The name of this procedure is taken from the soft drink marketed as “the champagne of ginger ales.” The drink may have bubbles, but it isn’t champagne. In the words of Paul Fournel, who coined the term, a Canada Dry text “has the taste and color of a restriction but does not follow a restriction.” (A musical example is Andrew Bird’s “Fake Palindromes” - http://www.youtube.com/watch?v=7pqYTTW4hKk&feature=kp) Be creative, and write a poem sourced from your newspaper that sounds like it’s been Oulipo-ed, but hasn’t.
This can a fun technique, if you allow yourself to pretend there are rules and constraints when there aren't, if that makes any sense. For inspiration and to experience some all-around creative genius-ness, be sure to check out the other Canada Dry poems at Found Poetry Review!
Shaken, not Speared
To be or not.
To be—that is the question
rough and weathered: Do the daring
and windy buds of May shake, my darling?
O Woe, all the world is a stage, so what is a name?
A thing that is verboten in the state of Denmark, methinks,
where the Mister’s dove does coo too much! Wailful, my mistress sighs
and nothing like the sun shall compare love's light wings to a summer day. Nay.
A chance to sleep or maybe even dream. Perchance it is an ay here, yay there, nay
everywhere. Everywhere a nay, nay. And where is the rub, Friends? Roaming
the countryside, where men lend us their ears? But now it is the winter.
And of our discontent is this above all: to thine ownself be few
and far between. For Hope is a thing with horse feathers.
A horse! Alas, my kingdom is hoarse. O Knight,
good night, parting is such sweet sorrow,
you may think. I love you. Not.
Indy Star 29 Apr 2014. [Indianapolis, Indiana]. Print.
various articles; opinion and advice columns; letters to editor, email, and social media responses; advertising; obituaries; classifieds; weather; legal notices; TV listings and highlights
Oh, I got up very early this morning for this technique. I've been concerned about it all month. I couldn't find any further explanation of it other than the instructions above, and I couldn't find any examples. So, I approached it differently than with the previous Oulipost poems: I started out with something already in mind, which is: I wanted it to be an Canada-Dry abomination of famous Shakespeare lines.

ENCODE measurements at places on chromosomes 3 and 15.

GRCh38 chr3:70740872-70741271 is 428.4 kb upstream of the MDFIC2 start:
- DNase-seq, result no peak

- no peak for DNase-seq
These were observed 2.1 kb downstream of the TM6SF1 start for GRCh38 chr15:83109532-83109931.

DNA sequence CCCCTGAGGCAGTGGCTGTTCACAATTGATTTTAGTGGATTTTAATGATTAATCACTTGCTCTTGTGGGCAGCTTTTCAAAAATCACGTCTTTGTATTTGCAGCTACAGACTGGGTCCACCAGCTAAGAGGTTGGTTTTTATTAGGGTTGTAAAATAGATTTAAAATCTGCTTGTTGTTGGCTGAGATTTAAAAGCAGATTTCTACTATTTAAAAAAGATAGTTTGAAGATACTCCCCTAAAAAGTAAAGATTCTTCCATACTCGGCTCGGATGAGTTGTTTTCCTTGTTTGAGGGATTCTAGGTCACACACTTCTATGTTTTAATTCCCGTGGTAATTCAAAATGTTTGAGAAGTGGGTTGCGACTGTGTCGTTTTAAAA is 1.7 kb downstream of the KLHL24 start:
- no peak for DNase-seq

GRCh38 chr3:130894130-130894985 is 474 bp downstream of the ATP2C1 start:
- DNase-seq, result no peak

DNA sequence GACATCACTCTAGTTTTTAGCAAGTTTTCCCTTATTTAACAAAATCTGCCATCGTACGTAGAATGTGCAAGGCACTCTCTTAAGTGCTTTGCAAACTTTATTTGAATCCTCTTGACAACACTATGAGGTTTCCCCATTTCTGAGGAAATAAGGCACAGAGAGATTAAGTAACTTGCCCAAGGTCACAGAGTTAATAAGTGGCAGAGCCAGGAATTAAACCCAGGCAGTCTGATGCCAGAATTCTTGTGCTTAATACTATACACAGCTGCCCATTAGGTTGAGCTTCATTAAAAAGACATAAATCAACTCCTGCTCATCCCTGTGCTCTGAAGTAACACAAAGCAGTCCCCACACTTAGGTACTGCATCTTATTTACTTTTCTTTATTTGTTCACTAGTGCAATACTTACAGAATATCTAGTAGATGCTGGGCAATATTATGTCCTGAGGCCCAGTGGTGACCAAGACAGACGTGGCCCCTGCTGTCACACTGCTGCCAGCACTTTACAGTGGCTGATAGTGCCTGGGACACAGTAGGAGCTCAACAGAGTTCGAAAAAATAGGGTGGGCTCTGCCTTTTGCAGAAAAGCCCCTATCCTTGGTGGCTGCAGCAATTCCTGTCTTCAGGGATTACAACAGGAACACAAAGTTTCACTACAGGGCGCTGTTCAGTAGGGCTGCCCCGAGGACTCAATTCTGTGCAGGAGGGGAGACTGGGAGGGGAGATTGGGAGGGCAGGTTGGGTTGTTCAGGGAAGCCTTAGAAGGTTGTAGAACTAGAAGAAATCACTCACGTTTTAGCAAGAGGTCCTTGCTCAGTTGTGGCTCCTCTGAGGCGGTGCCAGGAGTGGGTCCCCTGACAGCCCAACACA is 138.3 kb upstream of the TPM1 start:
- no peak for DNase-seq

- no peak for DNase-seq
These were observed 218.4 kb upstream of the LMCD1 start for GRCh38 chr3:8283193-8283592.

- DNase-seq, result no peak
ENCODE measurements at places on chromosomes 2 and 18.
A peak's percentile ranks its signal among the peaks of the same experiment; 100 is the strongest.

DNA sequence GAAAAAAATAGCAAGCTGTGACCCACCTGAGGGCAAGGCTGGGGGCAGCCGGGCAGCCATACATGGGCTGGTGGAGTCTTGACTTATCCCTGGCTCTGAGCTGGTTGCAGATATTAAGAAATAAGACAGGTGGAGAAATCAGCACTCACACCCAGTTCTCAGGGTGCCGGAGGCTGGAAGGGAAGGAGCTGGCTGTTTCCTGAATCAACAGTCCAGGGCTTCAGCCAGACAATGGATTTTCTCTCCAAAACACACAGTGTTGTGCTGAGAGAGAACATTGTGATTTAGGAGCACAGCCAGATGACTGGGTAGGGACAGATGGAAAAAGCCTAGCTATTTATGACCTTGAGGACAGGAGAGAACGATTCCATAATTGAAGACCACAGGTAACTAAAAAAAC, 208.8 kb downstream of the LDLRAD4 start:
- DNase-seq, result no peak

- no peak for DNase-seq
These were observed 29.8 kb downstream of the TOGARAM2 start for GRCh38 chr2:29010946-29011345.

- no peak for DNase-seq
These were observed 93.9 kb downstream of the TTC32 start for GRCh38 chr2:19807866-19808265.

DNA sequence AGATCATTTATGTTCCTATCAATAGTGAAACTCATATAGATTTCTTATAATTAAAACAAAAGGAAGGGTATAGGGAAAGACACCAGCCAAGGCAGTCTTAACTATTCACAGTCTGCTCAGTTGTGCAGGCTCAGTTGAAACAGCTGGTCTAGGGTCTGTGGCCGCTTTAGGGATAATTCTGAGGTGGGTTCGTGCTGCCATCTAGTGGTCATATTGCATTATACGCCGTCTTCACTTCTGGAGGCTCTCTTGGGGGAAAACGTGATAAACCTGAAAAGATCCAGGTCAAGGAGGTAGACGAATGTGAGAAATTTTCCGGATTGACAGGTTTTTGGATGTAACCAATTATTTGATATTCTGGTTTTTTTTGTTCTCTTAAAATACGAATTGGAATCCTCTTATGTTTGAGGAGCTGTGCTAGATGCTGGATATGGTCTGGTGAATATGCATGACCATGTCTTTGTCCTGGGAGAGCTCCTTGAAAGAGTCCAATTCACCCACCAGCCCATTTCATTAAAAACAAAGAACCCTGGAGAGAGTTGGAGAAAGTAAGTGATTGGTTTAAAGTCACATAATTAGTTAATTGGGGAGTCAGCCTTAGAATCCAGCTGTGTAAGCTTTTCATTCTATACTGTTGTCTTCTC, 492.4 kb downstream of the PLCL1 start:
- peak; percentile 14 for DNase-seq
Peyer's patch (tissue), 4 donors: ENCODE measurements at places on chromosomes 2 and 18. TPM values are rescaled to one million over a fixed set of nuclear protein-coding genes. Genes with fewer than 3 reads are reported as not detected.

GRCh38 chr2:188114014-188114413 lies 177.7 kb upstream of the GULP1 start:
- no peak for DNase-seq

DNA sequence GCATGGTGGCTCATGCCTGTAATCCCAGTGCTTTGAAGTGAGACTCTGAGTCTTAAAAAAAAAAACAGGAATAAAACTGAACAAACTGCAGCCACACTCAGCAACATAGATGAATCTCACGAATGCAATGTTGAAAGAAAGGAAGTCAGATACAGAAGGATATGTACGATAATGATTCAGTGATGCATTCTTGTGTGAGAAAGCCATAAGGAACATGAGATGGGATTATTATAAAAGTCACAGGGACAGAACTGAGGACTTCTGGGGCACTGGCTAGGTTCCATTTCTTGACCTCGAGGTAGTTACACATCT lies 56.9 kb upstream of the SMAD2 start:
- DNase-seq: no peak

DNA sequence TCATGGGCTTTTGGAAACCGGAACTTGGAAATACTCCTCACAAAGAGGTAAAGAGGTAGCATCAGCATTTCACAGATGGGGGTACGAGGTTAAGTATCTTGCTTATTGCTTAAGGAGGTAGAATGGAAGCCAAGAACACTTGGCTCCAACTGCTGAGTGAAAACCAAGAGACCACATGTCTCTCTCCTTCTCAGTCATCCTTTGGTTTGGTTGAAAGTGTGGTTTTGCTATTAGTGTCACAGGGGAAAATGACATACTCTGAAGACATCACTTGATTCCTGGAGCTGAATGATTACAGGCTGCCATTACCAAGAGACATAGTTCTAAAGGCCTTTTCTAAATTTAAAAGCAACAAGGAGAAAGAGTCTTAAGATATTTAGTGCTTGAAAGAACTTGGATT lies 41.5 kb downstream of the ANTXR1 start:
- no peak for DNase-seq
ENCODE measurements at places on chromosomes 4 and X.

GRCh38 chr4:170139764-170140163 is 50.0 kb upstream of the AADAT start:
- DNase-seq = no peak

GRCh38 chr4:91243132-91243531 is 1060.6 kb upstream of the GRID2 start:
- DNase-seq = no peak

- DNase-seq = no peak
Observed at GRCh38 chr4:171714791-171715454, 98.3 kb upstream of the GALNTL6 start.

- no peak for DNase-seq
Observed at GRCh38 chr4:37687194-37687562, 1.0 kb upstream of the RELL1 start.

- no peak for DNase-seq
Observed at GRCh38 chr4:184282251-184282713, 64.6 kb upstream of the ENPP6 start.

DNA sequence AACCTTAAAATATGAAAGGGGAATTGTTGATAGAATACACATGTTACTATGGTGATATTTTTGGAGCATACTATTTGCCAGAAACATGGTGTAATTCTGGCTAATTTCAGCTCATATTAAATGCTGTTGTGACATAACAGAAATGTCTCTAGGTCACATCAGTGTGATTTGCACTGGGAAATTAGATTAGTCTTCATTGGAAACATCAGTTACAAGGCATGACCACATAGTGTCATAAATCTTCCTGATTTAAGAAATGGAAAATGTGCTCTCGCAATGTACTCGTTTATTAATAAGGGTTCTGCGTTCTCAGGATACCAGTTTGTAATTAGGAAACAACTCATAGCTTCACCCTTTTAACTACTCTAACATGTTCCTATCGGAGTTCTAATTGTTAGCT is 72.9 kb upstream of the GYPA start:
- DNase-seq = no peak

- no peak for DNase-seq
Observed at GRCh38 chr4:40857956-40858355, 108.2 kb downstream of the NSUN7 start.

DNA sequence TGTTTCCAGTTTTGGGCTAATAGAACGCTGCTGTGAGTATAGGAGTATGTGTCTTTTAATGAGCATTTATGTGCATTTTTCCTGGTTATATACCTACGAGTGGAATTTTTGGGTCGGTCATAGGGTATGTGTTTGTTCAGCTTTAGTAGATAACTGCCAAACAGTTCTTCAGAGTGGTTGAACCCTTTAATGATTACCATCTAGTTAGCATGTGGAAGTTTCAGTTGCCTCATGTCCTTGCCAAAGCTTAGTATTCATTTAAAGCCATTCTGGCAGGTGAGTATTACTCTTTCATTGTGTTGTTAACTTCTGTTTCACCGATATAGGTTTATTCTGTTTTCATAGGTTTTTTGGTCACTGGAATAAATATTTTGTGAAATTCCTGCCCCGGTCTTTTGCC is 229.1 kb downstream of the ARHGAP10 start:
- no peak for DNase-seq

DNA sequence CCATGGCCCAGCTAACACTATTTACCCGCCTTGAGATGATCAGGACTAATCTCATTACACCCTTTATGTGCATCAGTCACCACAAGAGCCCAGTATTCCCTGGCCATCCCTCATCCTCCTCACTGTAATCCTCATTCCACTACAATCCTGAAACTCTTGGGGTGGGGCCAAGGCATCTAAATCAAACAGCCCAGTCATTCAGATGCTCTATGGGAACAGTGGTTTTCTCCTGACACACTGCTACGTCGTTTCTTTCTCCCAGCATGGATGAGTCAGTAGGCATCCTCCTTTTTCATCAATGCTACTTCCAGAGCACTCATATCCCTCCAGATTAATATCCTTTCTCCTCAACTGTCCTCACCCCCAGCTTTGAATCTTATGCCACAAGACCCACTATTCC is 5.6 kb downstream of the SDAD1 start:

I began this morning by going through the paper searching for words that I could arrange into one of Shakespeare's lines, but it wasn't working. I felt frantic and overwhelmed. So many words, yet I couldn't find my way to a Shakespeare line.
So I went in reverse and wrote the poem first, using words that would likely be found in the paper, assuming I used a technique called remix, explained below. I then went through the newspaper looking for the words of the poem. If, within the remix constraints I'd given myself, I couldn't find a particular word in the source text, I replaced it with a new word and then tried to find that new word, until I could source all words that were in the poem but one, which is there on purpose.
The Canada-Dry elements (i.e., the techniques or rules being suggested that are not really there), which I hope come across are:
- [cento] I'm hoping that, overall, the poem seems to be cento of some of Shakespeare's more famous lines, which of course it isn't. (There is a suggestion of a line from a nursery rhyme, a Dickinson poem, and an idiom.)
- [keeping the lines, but changing syntax] and that, at first, the poem seems to be Shakespeare's original lines subject to the rule of changing the original syntax
- [homonyms] and that later in the poem, it appears the poem is using homonyms in some consistently patterned way
- [some sort of snowball/melting snowball] and that it appears the poem is a snowball of sorts, in which lines increase / decrease in some consistent way, such as adding / subtracting two words per line.
I also Canada-Dried the rule to use what I could find (or remix in this case) in the day's newspaper by including the word verboten, which cannot be found in the source text using the remix rules I established for the poem.
Remix: The process I used for the poem and its title is remix, in which I mixed and rearranged phrases and individual words chosen out of the text, as well as new words that were not in the text, but that were discovered by applying erasure to a word or phrase. The modifications to the source text could include one or more of the following:
- change in verb tense, e.g. compared --> compare
- concatenation of whole words to form one new word. e.g., country + side --> countryside
- erasure within a word to create a new word, e.g.
through --> rough
- erasure within a phrase to form a new word, e.g.
th e boar d’s de cision--> hoarse